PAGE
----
While Russia, North Korea and violent extremist organizations are a threat to the Indo-Pacific region, China is of most concern, particularly in its stated number one priority of taking control of Taiwan, said Navy Adm. John Aquilino testifying today before the Senate Armed Services Committee. The committee is considering his nomination for commander of U.S. Indo-Pacific Command.
Aquilino noted that various studies predict that China might decide to launch a military strike against Taiwan sometime between now and 2045.
"My opinion is this problem is much closer to us than most think," he said.
If China is allowed to take over Taiwan, it would be a severe blow to the credibility of the United States as a strong and trusted partner in the region, he said.
To meet this challenge, it will take all elements of national power, working together and with a sense of urgency, he said, adding that allies and partners will also play a key role.
The Pacific Deterrence Initiative is a strong example of the effort required to compete and win in the region, Aquilino said.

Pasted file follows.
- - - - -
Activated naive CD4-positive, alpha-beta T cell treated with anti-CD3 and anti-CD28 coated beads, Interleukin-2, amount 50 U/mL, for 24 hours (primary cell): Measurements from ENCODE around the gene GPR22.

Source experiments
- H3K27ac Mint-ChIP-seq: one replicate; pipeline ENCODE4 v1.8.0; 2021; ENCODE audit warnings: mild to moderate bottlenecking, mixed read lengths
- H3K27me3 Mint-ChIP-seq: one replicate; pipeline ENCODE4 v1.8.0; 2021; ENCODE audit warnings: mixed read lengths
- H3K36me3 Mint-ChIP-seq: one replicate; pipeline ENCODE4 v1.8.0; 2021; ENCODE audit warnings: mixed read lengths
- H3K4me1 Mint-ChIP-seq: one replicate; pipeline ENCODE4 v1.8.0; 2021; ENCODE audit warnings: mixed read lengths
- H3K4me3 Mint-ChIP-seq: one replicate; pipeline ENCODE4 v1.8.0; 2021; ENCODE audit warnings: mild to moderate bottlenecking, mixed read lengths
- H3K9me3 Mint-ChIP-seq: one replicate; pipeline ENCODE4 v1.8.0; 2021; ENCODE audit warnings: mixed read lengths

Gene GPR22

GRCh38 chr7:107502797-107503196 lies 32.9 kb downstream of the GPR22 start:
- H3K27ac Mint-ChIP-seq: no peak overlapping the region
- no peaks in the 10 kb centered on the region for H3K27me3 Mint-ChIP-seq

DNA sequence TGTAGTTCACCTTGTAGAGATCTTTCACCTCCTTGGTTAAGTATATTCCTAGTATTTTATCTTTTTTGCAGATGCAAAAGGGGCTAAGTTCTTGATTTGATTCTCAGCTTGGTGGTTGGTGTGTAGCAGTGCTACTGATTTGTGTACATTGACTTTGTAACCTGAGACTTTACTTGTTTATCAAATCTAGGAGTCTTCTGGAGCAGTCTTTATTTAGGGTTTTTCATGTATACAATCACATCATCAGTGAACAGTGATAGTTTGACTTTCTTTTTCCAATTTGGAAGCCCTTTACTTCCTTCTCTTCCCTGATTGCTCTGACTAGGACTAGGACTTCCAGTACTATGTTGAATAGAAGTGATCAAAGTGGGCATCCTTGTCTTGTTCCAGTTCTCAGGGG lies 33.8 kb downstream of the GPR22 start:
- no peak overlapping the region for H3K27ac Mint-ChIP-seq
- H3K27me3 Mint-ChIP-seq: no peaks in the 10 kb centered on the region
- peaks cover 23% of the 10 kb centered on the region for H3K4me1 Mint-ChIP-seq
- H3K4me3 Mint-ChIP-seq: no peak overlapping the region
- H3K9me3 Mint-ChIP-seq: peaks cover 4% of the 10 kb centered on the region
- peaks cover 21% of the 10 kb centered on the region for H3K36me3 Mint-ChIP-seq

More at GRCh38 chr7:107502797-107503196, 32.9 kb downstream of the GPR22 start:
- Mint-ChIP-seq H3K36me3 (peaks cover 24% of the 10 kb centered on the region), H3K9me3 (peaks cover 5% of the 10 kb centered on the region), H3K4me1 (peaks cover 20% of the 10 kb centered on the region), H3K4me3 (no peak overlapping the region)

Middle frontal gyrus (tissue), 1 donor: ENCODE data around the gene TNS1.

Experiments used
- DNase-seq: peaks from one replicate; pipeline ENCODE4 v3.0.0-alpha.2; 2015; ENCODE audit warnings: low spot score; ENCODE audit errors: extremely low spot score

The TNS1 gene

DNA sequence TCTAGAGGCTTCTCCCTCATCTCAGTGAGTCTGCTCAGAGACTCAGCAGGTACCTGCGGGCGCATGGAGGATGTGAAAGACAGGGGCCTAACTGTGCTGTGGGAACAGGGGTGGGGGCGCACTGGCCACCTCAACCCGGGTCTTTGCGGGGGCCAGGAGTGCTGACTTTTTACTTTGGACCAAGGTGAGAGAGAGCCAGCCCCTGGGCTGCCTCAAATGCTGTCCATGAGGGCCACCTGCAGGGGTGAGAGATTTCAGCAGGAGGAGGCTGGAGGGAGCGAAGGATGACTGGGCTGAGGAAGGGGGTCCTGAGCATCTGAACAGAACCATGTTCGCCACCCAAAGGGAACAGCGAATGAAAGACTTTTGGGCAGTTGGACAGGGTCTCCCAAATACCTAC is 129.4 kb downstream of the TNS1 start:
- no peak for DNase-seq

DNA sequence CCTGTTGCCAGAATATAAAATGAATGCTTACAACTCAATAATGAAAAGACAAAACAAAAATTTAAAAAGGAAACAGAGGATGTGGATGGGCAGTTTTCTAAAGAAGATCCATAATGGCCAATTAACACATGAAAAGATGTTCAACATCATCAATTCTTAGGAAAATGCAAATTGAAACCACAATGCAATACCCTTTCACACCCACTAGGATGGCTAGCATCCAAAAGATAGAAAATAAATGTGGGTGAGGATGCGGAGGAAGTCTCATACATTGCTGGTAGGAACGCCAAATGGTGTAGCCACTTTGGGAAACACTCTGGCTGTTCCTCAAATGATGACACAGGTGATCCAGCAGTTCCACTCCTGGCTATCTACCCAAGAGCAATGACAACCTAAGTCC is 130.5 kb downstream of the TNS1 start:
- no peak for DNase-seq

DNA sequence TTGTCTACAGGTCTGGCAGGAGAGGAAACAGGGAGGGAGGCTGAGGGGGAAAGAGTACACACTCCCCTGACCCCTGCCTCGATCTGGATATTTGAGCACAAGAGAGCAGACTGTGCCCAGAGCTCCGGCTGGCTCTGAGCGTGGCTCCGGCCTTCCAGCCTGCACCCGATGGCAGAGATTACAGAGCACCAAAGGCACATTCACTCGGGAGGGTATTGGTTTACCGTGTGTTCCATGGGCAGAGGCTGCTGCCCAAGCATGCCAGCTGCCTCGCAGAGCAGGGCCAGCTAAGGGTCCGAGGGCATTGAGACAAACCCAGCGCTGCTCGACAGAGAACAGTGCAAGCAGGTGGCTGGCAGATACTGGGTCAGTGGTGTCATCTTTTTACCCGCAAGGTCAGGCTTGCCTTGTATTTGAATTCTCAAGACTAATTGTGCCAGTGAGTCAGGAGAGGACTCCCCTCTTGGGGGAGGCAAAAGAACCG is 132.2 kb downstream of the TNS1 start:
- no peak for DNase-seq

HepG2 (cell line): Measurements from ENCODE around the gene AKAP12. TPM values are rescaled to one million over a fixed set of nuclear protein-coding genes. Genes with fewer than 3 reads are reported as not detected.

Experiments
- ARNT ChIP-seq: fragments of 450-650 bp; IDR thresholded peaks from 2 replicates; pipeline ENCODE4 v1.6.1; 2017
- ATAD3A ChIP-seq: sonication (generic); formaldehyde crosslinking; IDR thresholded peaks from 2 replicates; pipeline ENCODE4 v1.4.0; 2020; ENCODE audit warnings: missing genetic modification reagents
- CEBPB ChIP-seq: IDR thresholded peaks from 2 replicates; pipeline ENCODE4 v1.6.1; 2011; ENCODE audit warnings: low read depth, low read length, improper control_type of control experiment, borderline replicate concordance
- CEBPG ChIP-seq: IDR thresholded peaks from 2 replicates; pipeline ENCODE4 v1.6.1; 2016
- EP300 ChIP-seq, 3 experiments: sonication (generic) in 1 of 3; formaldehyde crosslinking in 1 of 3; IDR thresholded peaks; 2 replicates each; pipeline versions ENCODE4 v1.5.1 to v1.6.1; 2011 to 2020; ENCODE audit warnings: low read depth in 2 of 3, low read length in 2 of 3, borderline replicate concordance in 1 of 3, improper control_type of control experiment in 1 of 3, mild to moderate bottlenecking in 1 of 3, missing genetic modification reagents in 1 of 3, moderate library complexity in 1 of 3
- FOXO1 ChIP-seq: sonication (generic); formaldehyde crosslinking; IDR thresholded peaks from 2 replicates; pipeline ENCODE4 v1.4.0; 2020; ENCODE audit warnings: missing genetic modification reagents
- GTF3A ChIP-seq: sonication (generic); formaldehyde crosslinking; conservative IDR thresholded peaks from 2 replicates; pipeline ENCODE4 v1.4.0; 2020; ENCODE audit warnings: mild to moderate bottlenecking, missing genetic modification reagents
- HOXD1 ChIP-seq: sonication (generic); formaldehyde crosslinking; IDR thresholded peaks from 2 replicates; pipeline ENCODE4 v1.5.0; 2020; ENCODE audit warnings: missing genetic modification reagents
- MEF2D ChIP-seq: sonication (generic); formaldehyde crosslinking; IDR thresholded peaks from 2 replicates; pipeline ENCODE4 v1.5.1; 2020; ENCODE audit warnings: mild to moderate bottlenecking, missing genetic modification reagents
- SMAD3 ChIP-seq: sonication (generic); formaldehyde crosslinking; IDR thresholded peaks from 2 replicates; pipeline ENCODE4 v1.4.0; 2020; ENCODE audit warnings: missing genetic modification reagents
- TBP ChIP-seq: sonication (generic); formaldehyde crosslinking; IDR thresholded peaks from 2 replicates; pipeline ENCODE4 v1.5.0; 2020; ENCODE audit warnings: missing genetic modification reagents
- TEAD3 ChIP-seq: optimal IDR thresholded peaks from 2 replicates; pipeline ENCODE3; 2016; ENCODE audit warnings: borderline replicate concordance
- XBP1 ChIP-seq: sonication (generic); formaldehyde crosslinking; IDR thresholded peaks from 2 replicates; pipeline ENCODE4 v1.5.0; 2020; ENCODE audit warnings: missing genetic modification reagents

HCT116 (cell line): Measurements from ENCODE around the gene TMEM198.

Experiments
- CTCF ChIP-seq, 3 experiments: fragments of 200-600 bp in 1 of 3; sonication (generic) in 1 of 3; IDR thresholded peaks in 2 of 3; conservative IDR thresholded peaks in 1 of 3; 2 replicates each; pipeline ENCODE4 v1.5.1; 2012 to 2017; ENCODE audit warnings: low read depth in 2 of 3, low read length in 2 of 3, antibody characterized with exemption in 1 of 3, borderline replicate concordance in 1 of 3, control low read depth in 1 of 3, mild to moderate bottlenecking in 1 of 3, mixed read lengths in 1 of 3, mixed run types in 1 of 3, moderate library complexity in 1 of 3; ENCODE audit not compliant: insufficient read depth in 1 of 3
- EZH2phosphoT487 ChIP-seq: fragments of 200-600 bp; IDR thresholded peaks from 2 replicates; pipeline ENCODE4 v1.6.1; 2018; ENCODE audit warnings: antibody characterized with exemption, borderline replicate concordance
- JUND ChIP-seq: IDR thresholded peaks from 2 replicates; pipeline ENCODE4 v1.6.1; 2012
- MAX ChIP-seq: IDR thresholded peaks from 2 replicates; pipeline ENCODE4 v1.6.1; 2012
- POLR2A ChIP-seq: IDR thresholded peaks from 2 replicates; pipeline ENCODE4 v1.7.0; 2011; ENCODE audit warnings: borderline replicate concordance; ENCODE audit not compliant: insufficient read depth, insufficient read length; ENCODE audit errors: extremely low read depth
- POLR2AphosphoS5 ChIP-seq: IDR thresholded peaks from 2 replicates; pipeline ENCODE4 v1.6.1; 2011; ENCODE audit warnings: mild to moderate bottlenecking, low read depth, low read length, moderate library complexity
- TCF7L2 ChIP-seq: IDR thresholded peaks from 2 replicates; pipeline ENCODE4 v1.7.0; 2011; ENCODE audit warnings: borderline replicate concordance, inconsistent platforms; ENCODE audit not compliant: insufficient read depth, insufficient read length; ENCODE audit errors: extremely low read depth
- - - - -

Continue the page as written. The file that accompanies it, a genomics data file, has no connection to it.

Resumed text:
The initiative focuses on acquiring advanced military capabilities to deter China, including space-based radars, missile defense, long-range precision fires, logistics, experimentation and innovation, and improved interoperability and exercises with allies and partners.
In accordance with the Taiwan Relations Act, the U.S. and multinational partners conduct training exercises with Taiwan, he said.
Also, Aquilino said he was encouraged by Taiwan's purchase of defensive military capabilities.
The need to defend Guam is also incredibly important, he said. That island, west of the International Dateline, hosts thousands of U.S. forces and is home to 170,000 U.S. citizens.
Aquilino noted many important partnerships in the region, including the so-called "Quad Partnership" the U.S. has with Japan, Australia and India.
He noted that China's only partner in the region is North Korea, although China and Russia sometimes conduct joint military exercises.
As the administration's Interim National Security Strategic Guidance points out, he said, "America's fate is intertwined with events beyond our shores. Global peace and prosperity depend on our presence in the Indo-Pacific."
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